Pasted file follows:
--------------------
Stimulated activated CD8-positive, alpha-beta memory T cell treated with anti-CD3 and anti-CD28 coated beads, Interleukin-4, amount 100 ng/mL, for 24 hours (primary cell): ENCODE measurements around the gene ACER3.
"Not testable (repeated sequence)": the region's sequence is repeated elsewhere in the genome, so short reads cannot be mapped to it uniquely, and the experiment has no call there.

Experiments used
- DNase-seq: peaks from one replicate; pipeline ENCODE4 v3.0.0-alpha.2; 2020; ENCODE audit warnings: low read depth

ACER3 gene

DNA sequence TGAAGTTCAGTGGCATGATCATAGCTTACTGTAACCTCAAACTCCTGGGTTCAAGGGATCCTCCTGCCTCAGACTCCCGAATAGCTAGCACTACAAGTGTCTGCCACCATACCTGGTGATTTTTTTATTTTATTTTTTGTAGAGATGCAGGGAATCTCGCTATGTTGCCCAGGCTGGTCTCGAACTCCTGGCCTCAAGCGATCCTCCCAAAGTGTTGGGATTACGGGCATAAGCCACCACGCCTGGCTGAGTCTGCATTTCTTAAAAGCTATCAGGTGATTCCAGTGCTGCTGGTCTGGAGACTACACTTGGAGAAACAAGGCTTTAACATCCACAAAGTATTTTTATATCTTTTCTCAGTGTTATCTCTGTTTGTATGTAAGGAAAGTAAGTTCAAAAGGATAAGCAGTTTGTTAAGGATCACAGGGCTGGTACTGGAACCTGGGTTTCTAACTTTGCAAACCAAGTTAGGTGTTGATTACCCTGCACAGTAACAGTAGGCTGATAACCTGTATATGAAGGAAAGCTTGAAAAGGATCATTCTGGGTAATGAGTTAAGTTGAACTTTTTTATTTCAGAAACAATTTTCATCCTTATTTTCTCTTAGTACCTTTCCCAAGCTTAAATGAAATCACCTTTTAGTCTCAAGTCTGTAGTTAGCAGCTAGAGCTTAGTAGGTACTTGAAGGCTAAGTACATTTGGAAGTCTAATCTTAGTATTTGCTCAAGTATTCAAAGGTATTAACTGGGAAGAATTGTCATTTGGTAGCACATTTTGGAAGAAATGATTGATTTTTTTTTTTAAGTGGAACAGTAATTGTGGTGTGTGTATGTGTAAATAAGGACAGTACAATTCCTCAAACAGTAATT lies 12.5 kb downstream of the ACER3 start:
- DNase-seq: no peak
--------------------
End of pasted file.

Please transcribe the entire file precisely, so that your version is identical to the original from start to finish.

Stimulated activated CD8-positive, alpha-beta memory T cell treated with anti-CD3 and anti-CD28 coated beads, Interleukin-4, amount 100 ng/mL, for 24 hours (primary cell): ENCODE measurements around the gene ACER3.
"Not testable (repeated sequence)": the region's sequence is repeated elsewhere in the genome, so short reads cannot be mapped to it uniquely, and the experiment has no call there.

Experiments used
- DNase-seq: peaks from one replicate; pipeline ENCODE4 v3.0.0-alpha.2; 2020; ENCODE audit warnings: low read depth

ACER3 gene

DNA sequence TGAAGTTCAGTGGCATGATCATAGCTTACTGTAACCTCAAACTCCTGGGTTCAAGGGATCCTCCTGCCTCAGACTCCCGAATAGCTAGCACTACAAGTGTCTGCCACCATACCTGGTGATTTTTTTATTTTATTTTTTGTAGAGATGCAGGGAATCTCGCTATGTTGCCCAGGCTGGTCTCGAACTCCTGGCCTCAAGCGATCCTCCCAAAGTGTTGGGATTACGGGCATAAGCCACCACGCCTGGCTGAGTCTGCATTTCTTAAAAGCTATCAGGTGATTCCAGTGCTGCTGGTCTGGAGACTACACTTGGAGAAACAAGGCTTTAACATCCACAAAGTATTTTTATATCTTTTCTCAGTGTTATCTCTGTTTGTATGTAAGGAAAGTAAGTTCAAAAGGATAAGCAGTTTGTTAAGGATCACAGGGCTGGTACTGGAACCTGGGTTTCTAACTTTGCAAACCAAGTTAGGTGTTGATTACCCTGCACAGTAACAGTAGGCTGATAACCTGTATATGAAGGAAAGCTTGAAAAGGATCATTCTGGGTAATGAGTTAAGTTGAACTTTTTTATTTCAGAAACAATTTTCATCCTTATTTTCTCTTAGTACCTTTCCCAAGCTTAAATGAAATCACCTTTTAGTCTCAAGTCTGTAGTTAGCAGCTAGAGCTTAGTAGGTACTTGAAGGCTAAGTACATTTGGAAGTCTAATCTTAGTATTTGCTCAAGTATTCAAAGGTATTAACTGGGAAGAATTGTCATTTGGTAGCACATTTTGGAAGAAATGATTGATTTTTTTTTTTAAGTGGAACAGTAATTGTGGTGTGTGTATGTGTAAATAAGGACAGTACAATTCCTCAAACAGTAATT lies 12.5 kb downstream of the ACER3 start:
- DNase-seq: no peak